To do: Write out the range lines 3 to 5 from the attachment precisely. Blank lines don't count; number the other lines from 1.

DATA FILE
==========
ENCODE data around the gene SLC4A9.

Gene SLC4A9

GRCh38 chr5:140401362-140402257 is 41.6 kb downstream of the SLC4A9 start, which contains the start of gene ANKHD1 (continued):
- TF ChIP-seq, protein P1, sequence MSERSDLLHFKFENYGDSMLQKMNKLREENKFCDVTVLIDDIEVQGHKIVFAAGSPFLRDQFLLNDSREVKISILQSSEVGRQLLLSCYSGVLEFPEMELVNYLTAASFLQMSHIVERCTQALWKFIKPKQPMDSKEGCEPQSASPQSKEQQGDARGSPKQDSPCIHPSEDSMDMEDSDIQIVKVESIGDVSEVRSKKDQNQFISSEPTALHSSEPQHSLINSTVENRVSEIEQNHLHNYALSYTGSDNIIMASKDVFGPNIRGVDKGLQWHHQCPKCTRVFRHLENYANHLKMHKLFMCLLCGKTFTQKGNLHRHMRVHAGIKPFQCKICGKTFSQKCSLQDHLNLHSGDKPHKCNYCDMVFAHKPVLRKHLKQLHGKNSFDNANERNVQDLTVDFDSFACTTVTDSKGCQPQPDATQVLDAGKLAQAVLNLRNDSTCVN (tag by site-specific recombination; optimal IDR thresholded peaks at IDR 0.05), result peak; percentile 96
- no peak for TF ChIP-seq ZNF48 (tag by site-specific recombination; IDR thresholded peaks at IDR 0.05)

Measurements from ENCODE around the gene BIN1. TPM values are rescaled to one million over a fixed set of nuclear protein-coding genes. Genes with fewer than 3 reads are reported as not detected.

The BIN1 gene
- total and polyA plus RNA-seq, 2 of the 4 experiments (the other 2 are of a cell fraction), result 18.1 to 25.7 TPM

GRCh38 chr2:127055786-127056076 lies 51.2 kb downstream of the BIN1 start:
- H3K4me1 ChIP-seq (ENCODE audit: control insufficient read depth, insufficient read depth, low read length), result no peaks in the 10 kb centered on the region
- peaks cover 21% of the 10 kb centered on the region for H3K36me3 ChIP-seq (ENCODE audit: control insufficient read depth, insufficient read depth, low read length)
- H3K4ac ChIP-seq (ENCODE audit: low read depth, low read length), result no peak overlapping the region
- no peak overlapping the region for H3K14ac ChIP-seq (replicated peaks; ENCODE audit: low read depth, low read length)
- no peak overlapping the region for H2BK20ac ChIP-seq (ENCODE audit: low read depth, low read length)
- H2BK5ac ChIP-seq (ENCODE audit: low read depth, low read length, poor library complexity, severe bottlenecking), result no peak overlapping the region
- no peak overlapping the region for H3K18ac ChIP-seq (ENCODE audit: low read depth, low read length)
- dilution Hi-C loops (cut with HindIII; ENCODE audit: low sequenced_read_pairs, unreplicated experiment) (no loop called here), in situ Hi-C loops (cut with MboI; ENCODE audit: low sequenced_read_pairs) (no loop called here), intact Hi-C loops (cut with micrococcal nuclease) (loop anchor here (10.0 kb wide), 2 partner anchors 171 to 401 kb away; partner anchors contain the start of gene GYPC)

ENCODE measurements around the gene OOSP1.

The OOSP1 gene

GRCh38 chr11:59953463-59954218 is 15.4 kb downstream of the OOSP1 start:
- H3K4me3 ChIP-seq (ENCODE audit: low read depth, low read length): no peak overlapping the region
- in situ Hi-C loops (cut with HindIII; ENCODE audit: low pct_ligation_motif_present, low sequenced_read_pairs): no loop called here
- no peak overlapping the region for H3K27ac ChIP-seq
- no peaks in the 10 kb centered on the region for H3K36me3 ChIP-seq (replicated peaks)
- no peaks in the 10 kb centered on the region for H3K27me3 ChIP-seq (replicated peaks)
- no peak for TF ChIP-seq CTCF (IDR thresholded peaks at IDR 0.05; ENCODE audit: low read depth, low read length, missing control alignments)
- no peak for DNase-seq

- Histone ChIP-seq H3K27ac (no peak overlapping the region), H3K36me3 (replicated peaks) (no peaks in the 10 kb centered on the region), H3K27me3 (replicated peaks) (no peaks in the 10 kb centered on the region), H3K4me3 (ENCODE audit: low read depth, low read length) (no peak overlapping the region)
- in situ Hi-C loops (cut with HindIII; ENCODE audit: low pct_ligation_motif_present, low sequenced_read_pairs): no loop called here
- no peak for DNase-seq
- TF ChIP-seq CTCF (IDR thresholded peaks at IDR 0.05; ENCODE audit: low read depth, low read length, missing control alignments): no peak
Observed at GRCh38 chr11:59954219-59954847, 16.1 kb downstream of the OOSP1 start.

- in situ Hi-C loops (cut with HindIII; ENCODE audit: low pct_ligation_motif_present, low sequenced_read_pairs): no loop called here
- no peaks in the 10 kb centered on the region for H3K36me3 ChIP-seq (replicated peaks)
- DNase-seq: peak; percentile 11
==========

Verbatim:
GRCh38 chr5:140401362-140402257 is 41.6 kb downstream of the SLC4A9 start, which contains the start of gene ANKHD1 (continued):
- TF ChIP-seq, protein P1, sequence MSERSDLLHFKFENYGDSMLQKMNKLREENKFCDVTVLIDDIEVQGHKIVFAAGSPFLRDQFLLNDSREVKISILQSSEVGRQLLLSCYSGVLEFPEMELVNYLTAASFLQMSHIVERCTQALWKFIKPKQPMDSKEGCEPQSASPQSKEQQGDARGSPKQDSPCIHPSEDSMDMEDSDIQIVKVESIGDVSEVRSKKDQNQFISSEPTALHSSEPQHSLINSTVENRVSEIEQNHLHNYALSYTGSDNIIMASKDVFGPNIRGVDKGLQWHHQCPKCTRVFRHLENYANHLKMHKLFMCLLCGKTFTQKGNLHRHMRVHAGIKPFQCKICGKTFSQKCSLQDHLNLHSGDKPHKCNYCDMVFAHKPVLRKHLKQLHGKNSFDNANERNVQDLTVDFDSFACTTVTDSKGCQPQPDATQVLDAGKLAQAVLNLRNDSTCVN (tag by site-specific recombination; optimal IDR thresholded peaks at IDR 0.05), result peak; percentile 96
- no peak for TF ChIP-seq ZNF48 (tag by site-specific recombination; IDR thresholded peaks at IDR 0.05)